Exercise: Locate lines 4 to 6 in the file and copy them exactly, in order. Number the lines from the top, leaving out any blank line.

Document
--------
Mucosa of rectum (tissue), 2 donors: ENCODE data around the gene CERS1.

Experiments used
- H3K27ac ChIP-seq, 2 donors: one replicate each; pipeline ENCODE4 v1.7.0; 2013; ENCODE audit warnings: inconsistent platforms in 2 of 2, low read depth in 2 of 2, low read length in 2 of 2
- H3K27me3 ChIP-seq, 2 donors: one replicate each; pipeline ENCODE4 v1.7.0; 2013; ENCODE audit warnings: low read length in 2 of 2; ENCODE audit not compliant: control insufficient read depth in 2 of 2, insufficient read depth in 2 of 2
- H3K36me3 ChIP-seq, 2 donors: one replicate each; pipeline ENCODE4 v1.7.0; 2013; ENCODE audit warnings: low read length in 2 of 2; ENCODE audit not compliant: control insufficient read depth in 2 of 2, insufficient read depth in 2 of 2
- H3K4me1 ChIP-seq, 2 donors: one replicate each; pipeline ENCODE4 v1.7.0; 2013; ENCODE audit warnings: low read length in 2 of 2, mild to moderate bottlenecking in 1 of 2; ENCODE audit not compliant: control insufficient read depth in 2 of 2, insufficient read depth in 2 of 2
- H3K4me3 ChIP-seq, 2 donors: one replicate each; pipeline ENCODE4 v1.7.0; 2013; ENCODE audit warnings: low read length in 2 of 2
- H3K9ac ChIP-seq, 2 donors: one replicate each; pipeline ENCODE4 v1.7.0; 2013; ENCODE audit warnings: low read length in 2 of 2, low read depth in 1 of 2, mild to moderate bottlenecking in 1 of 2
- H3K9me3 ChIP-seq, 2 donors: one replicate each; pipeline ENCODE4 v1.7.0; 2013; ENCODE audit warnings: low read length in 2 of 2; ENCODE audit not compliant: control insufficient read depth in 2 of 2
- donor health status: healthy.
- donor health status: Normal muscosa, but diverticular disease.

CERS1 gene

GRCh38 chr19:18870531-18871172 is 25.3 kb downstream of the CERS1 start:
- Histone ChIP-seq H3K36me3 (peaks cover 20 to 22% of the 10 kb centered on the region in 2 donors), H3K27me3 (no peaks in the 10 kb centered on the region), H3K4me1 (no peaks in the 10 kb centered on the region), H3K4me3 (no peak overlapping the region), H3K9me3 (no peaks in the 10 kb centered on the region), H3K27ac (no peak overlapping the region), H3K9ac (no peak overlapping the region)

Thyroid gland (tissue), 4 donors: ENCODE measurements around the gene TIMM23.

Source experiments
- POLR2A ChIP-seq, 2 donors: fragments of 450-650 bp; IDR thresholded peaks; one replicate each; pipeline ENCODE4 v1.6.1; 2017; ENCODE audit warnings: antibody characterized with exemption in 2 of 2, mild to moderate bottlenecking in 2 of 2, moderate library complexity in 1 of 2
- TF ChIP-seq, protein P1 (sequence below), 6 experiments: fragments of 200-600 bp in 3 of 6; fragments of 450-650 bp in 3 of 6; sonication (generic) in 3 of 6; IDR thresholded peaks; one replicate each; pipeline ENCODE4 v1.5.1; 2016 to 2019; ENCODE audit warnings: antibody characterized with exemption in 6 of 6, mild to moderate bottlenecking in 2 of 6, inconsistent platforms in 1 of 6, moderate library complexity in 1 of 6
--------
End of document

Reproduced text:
- H3K27me3 ChIP-seq, 2 donors: one replicate each; pipeline ENCODE4 v1.7.0; 2013; ENCODE audit warnings: low read length in 2 of 2; ENCODE audit not compliant: control insufficient read depth in 2 of 2, insufficient read depth in 2 of 2
- H3K36me3 ChIP-seq, 2 donors: one replicate each; pipeline ENCODE4 v1.7.0; 2013; ENCODE audit warnings: low read length in 2 of 2; ENCODE audit not compliant: control insufficient read depth in 2 of 2, insufficient read depth in 2 of 2
- H3K4me1 ChIP-seq, 2 donors: one replicate each; pipeline ENCODE4 v1.7.0; 2013; ENCODE audit warnings: low read length in 2 of 2, mild to moderate bottlenecking in 1 of 2; ENCODE audit not compliant: control insufficient read depth in 2 of 2, insufficient read depth in 2 of 2